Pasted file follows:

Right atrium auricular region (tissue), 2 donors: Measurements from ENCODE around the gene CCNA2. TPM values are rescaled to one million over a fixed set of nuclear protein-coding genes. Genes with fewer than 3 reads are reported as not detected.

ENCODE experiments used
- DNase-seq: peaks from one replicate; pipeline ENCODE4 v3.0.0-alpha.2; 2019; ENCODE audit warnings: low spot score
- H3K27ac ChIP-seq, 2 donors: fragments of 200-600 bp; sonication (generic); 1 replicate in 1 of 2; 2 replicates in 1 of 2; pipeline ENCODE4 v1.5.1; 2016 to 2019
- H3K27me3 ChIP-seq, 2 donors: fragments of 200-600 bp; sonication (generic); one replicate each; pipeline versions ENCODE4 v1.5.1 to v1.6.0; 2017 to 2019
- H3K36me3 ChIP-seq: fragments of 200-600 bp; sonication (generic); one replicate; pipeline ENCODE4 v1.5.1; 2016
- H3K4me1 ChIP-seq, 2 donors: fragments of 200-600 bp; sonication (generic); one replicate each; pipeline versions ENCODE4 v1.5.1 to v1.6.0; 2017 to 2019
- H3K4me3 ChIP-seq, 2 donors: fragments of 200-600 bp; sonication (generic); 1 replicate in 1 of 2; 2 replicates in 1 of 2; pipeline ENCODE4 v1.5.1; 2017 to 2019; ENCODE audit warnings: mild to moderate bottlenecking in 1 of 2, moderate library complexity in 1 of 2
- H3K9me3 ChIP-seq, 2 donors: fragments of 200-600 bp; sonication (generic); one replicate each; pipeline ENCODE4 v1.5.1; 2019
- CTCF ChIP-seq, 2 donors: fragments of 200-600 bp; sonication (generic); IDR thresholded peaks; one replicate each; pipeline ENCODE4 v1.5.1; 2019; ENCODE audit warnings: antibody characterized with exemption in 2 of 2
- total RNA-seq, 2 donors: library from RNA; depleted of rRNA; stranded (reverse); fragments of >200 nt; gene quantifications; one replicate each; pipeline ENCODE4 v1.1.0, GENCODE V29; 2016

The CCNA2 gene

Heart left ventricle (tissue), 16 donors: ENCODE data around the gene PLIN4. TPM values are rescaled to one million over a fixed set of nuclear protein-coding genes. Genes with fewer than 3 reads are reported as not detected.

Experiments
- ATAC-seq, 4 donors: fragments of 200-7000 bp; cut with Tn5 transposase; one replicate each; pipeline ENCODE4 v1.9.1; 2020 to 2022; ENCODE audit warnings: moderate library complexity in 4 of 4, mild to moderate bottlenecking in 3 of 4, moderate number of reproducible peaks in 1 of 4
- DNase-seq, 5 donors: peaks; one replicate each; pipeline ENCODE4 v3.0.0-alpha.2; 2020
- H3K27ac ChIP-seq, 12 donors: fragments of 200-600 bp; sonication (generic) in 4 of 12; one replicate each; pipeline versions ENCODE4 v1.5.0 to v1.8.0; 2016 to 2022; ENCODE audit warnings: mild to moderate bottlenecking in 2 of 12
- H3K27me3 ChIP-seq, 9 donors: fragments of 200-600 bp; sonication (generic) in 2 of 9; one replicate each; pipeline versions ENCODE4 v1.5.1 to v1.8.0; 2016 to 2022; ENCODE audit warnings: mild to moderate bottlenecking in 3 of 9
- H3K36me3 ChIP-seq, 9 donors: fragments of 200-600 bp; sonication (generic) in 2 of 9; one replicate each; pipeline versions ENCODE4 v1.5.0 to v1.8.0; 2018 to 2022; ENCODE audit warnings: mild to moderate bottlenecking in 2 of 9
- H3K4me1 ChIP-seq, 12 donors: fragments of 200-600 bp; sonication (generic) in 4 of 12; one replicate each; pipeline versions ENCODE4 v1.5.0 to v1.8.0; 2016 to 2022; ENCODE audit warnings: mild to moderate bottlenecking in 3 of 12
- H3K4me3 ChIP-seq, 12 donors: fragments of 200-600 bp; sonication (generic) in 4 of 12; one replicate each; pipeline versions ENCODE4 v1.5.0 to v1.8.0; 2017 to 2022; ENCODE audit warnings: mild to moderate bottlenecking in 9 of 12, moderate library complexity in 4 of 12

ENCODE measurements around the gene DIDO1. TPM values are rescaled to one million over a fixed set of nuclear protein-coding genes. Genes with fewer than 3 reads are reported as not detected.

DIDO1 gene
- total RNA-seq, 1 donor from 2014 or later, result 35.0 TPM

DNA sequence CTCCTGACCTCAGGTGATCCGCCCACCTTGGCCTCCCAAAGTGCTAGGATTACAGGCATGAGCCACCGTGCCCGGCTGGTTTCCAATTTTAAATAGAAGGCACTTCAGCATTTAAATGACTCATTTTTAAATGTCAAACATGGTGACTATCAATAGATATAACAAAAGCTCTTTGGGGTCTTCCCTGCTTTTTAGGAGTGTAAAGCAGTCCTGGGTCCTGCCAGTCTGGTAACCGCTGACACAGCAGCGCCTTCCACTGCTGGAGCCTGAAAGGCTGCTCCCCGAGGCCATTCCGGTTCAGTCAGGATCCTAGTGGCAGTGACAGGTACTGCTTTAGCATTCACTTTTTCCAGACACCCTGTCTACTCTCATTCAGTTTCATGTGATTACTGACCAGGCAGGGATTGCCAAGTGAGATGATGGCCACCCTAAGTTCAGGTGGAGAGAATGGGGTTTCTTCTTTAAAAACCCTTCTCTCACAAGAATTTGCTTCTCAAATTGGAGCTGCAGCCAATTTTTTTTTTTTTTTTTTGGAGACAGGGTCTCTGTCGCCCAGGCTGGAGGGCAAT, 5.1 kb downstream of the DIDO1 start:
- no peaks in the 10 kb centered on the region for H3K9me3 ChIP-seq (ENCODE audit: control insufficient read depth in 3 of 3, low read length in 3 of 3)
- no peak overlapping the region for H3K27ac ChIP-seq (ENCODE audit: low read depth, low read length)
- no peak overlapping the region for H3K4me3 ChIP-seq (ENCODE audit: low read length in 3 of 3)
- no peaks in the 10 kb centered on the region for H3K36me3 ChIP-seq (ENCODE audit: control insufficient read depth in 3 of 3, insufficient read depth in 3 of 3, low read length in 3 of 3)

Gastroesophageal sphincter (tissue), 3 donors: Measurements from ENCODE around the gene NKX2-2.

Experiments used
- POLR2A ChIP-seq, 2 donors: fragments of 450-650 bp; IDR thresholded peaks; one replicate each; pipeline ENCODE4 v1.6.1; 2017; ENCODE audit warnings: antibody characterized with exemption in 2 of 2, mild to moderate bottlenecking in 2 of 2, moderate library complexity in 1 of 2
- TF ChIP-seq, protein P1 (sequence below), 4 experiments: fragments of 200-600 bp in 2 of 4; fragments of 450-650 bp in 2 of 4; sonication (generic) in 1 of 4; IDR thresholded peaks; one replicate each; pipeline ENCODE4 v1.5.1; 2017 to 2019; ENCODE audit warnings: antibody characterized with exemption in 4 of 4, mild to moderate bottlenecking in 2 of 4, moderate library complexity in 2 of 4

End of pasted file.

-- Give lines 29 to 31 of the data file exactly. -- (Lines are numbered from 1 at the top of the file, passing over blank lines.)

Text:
- no peaks in the 10 kb centered on the region for H3K36me3 ChIP-seq (ENCODE audit: control insufficient read depth in 3 of 3, insufficient read depth in 3 of 3, low read length in 3 of 3)

Gastroesophageal sphincter (tissue), 3 donors: Measurements from ENCODE around the gene NKX2-2.

Experiments used